Health and Human Services secretary announces Navigator grant awards

Last updated: August 15. 2013 11:38PM - 2041 Views
CARLA K. JOHNSON AP Medical Writer



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CHICAGO — With the new health law’s enrollment period set to open in just a little more than six weeks, President Barack Obama’s administration announced $67 million in awards Thursday to organizations that will help people understand their new insurance opportunities and get signed up.


Health and Human Services Secretary Kathleen Sebelius announced the Navigator grant awards to 105 groups in states where the federal government will run online insurance marketplaces. Sebelius said consumers are “hungry for information.”


“These navigators will help consumers apply for coverage, answer questions about coverage options and help them make informed decisions about which option is best for them,” Sebelius said from Tampa, Fla., during on a conference call with reporters.


Ideally, navigators will use a variety of math and logic skills to walk people through the somewhat confusing process of buying insurance. For example, navigators will help people estimate their family income for 2014, important in determining eligibility for federal tax credits to help pay the cost of coverage.


Navigators may need to answer questions about family size, such as: Do you count the kids if they are claimed on an ex-spouse’s income tax? And, they will need to be able to explain the differences between the bronze, silver, gold and platinum insurance policies offered on the marketplaces.


Karen Pollitz, a senior fellow at the Kaiser Family Foundation, said the Navigator program will be particularly important in such states as Florida and Ohio that aren’t doing any state-directed outreach. The pressure now is on the organizations getting the awards, which “don’t have a lot of time” to hire and train staff and plan their strategy for reaching the uninsured, she said.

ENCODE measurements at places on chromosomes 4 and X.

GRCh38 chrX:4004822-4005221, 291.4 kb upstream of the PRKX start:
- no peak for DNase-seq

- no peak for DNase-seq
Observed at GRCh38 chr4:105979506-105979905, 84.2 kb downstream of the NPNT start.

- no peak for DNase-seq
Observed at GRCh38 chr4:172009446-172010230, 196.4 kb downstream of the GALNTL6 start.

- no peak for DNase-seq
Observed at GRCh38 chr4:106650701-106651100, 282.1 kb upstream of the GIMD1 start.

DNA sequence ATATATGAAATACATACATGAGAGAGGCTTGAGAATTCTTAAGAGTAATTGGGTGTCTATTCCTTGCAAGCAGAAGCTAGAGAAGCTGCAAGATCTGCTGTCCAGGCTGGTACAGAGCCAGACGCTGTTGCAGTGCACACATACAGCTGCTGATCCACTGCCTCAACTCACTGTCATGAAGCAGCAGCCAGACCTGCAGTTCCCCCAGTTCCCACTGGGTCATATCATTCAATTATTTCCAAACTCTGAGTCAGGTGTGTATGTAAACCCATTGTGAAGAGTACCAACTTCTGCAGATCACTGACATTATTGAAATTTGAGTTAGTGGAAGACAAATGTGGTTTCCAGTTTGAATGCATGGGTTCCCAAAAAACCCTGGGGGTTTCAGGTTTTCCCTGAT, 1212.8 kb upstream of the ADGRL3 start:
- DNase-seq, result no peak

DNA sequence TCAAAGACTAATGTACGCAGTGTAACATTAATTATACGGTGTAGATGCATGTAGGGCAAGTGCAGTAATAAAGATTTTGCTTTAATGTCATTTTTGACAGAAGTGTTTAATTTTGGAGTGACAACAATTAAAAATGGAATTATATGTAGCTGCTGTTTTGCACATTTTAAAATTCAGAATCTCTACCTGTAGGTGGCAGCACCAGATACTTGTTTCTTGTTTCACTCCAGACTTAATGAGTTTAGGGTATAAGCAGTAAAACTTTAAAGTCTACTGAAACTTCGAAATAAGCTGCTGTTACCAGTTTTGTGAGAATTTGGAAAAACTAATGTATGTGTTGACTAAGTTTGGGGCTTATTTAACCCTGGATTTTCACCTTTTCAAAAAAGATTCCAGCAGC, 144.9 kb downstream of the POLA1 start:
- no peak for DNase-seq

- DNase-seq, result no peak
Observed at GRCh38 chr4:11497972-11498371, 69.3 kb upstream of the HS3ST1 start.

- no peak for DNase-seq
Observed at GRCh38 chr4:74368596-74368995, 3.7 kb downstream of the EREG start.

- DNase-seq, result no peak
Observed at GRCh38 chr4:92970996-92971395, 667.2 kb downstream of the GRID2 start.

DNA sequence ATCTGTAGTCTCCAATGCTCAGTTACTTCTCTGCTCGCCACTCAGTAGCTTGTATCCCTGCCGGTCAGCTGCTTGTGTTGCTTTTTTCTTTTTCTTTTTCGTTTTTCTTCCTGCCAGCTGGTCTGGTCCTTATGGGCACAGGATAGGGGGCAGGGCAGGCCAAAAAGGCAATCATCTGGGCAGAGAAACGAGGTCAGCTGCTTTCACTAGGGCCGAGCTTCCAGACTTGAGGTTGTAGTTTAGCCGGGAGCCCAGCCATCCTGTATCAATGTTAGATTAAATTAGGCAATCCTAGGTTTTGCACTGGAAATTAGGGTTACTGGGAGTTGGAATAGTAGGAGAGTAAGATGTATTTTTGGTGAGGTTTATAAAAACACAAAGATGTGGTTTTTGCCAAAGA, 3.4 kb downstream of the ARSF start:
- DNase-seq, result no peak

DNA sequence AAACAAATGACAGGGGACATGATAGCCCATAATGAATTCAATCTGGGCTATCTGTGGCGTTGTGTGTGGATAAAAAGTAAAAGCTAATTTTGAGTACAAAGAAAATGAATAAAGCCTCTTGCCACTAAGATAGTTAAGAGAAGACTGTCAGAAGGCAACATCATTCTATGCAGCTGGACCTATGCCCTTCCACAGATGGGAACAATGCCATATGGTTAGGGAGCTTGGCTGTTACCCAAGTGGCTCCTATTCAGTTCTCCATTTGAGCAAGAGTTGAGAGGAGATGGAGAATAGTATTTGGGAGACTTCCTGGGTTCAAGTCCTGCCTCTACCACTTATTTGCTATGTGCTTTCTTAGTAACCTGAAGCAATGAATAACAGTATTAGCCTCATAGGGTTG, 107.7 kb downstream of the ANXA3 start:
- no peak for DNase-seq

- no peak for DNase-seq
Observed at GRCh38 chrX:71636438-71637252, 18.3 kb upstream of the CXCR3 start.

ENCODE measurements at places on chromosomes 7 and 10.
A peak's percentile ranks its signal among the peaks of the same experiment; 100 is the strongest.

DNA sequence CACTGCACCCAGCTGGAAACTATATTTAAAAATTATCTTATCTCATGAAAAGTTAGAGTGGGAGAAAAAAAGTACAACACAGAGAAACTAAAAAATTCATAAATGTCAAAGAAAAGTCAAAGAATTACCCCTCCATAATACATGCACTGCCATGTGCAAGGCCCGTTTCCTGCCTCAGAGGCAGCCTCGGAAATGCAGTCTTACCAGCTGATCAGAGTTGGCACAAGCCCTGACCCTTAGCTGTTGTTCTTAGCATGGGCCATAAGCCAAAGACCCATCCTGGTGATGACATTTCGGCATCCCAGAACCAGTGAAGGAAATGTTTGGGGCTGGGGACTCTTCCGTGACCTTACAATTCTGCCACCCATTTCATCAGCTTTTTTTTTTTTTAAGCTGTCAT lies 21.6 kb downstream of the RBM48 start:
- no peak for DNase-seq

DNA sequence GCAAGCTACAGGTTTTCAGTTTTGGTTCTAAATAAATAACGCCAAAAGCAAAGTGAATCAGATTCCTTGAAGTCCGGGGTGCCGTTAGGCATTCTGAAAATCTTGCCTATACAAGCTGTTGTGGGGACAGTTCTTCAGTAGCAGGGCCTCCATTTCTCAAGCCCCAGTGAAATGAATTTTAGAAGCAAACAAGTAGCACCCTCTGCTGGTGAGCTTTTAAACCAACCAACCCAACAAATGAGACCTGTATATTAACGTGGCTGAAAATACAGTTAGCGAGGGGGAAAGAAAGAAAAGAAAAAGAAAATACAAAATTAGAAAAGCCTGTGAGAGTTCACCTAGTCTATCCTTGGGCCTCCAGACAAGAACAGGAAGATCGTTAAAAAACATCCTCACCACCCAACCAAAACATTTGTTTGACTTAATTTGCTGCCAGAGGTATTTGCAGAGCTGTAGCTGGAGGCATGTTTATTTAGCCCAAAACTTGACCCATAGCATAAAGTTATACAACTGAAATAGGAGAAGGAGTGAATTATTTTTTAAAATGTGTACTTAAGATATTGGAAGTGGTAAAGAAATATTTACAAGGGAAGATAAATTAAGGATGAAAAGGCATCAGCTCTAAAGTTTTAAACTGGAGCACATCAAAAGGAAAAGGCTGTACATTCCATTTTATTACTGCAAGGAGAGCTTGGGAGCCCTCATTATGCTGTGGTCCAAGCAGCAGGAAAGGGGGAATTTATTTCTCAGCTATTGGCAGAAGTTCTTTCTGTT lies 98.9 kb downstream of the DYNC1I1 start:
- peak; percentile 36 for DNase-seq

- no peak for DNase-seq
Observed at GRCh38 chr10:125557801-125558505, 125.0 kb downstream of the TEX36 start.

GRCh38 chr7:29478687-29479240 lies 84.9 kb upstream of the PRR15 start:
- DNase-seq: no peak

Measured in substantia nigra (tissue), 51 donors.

Enrollment for the health law’s new coverage options starts Oct. 1, and benefits kick in Jan. 1. Pollitz predicted there will be unevenness within states with some sophisticated groups being “shovel ready” with a strategy and others needing more time to plan.


“They don’t have to sign everybody up on Oct. 1. That’s the good news,” Pollitz said. “Every day of the open season is going to be important.” Enrollment will continue through the end of March 2014.


Possible privacy breaches are a concern of the attorneys general of 13 states, who on Wednesday sent a letter to Sebelius questioning whether there will be enough protection of consumer data in the Navigator program.


Public and private groups were eligible to apply for the grants, which were apportioned to states based on their numbers of uninsured residents.


The grants announced Thursday are going to universities, food banks, community groups and health organizations. Planned Parenthood groups in Iowa, Montana and New Hampshire are getting grants, prompting some Republicans to object.

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